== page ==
Friday, December 05, 2008

simulacra-klessia part 3: attunement and atonement

In the excellent chapter of the Mark A. Wathrall-edited "U2 and Philosophy" by
Ian Robertson ("'Even Better Than the Real Thing': Postmodernity, The Triumph of the Simulacra, and U2") ,the writer admits that:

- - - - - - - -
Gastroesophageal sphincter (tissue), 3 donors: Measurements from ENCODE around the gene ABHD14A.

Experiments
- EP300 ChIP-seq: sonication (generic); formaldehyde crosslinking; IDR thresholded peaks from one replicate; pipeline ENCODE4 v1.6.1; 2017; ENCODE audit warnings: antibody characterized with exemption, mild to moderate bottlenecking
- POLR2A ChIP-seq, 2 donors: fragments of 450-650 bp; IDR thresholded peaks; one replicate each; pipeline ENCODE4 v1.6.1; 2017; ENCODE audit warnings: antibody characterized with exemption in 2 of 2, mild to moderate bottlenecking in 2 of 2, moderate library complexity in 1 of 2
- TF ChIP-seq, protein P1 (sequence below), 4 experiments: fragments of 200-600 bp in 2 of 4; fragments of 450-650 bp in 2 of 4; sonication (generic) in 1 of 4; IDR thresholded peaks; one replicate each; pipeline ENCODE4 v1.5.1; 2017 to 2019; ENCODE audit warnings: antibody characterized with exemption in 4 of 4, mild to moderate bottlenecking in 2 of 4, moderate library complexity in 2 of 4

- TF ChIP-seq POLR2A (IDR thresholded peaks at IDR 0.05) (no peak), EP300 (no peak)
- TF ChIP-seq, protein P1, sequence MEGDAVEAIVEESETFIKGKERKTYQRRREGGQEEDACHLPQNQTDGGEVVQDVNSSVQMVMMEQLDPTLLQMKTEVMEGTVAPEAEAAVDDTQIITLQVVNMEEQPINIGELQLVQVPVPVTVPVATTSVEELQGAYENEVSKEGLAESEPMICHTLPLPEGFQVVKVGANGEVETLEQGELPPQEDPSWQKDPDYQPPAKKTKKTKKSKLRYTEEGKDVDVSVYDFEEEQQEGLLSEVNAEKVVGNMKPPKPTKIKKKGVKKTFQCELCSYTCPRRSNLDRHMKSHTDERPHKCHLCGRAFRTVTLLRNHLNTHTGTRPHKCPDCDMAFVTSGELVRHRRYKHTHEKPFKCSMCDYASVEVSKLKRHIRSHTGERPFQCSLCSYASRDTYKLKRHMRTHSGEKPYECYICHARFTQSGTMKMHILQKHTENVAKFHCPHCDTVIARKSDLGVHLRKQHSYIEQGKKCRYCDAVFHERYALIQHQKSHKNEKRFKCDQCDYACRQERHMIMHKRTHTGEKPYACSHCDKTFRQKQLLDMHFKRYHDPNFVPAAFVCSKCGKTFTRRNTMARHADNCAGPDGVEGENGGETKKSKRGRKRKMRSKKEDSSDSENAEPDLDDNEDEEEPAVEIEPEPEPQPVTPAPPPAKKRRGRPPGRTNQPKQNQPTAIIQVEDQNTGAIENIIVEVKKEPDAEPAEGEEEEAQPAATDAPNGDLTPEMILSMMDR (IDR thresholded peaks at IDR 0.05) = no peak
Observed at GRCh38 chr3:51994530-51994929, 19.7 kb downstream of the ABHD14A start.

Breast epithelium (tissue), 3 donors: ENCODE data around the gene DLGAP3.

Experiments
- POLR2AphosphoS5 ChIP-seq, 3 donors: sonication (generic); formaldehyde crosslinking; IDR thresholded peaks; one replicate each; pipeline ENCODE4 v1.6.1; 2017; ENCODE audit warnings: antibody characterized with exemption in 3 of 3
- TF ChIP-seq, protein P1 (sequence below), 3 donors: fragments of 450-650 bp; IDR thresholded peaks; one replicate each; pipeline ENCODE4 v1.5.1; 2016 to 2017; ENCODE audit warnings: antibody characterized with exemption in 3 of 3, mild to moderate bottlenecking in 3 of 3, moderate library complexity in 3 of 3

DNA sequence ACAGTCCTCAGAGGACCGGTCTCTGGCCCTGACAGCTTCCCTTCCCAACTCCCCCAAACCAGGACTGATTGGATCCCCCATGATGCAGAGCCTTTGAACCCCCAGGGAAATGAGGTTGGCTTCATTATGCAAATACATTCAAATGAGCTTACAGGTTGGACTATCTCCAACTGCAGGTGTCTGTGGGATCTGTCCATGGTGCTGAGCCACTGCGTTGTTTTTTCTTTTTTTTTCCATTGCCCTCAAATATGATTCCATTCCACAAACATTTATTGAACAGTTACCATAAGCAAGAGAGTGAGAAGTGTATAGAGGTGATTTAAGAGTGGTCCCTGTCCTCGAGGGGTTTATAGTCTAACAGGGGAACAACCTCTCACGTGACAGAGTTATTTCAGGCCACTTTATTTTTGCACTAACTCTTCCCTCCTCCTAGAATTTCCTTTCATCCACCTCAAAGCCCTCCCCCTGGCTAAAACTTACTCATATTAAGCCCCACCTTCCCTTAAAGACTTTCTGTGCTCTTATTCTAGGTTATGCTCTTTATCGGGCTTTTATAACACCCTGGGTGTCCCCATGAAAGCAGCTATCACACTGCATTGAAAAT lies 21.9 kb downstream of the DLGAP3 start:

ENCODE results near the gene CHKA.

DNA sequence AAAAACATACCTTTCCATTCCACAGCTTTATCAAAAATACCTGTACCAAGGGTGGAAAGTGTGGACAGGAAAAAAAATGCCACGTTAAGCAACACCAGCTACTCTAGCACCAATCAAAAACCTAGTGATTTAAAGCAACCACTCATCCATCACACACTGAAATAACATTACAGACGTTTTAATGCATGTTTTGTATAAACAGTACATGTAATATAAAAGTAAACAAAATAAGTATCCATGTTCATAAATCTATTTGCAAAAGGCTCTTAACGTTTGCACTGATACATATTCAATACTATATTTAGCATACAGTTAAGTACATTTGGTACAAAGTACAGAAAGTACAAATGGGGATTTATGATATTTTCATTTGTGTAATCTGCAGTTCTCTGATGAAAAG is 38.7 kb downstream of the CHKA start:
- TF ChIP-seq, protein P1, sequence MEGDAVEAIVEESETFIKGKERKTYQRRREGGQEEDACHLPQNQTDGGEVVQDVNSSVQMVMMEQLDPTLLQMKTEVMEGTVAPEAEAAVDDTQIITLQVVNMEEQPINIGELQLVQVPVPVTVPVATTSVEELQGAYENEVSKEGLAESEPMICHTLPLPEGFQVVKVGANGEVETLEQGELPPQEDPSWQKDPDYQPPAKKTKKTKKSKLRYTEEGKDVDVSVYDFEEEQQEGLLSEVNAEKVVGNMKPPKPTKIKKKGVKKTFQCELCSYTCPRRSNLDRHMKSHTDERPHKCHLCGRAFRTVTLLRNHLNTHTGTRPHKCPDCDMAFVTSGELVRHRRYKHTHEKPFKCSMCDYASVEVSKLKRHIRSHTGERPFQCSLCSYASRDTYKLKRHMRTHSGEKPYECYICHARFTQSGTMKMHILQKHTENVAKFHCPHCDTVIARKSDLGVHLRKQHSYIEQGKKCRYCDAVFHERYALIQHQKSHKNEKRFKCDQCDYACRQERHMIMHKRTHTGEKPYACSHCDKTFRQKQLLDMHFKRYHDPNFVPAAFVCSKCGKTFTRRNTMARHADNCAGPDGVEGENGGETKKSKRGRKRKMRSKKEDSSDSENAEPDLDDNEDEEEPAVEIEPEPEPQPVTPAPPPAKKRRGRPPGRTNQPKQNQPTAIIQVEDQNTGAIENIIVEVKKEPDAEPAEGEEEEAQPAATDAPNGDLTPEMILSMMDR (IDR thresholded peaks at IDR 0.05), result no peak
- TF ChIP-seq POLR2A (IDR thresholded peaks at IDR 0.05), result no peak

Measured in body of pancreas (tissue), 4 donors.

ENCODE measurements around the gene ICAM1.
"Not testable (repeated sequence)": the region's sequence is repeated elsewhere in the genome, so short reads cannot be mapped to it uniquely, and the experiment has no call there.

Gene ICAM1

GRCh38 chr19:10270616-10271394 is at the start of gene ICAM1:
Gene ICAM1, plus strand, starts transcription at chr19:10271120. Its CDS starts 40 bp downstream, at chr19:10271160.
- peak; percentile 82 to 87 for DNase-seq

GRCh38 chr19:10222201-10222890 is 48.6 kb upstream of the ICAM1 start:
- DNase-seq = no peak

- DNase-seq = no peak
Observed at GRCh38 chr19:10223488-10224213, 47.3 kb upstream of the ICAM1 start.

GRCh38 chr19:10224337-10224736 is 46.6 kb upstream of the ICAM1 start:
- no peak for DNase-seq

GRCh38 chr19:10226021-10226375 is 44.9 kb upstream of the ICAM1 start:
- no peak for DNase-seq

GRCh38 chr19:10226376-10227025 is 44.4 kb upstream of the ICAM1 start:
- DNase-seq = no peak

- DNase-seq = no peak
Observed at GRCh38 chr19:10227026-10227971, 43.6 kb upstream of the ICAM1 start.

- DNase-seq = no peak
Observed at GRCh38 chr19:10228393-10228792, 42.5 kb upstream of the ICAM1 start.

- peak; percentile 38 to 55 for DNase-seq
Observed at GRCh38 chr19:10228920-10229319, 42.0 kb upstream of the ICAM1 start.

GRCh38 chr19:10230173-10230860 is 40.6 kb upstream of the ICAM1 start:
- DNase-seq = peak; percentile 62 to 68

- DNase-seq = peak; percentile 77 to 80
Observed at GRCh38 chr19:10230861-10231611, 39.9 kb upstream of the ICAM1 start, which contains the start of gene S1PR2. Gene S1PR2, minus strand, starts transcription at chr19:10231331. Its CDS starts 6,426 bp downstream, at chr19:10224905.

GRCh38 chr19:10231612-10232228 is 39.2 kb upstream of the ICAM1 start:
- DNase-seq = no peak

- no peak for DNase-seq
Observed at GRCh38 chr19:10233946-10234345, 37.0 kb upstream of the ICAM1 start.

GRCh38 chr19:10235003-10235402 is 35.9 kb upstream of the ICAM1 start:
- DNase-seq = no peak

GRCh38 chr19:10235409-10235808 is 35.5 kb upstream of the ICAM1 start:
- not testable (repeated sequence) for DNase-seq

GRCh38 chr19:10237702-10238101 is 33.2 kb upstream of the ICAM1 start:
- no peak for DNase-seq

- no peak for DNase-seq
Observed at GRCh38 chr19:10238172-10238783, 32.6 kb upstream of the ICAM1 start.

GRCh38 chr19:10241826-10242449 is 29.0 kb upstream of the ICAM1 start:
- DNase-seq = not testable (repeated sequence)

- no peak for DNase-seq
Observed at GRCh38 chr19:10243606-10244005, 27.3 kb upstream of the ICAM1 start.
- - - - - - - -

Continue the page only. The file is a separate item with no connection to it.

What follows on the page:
It's very tempting to understand U2's exemplary postmodern song (on which, in good postmodern fashion, I shall isolate and focus on here), "Even Better Than the Real Thing," as a celebration of the very postmodern condition Baudillard characterizes as the triumph of the simulacra. How else are we to understand the song's oft-repeated eponymous chorus--but as an embrace (whether ironic or not) of a world were we come to prefer surfaces to depths, images to reality, sex to love,the fake to the genuine... There is no way around it. That is precisely the uncircumventable risk U2 took.. ...If one insists on hearing the song as addressed to a specific lover,then it seems to celebrate sex above love. However, when these same lyrics are heard as addressed to an audience, specifically a live audience, the meaning of these words is radically realigned: Now the implication is U2's relation to the audience is "even better than the real thing," not in the simulcratriumphalizing sense.......but in a profound sense of communal love which is "even better" than genine personal love..-meralizing from thein the Symoosium, by ents ense.... Heard in this communal register, the erotic meaning of the lyric, "I'm gonna make you sing" has when...adressed to a partucular lover becomes transformed, elevated into a celebration of communal singing as an ecstatic experience that transcends even the feeling of real love between indivudauls (This universalization of love-by which U2 seeks to transmute the enture audience into a belived--works, as Plato decribes in The Symoosium by generalking from the particular; it is thus striking that Bono sometimes performs the same gesture in reverse; by bringing a particular audience member on the stage to sing to her personally, as a particularization of the general audience he seeks to reach through her. With the very idea of an esctatic experience transcending personal love, we tread, I would suggest, into the territory of the holy.....Christianity itself was born out of such a fundamental attunement of universal love....without imposing borders. (91-93)

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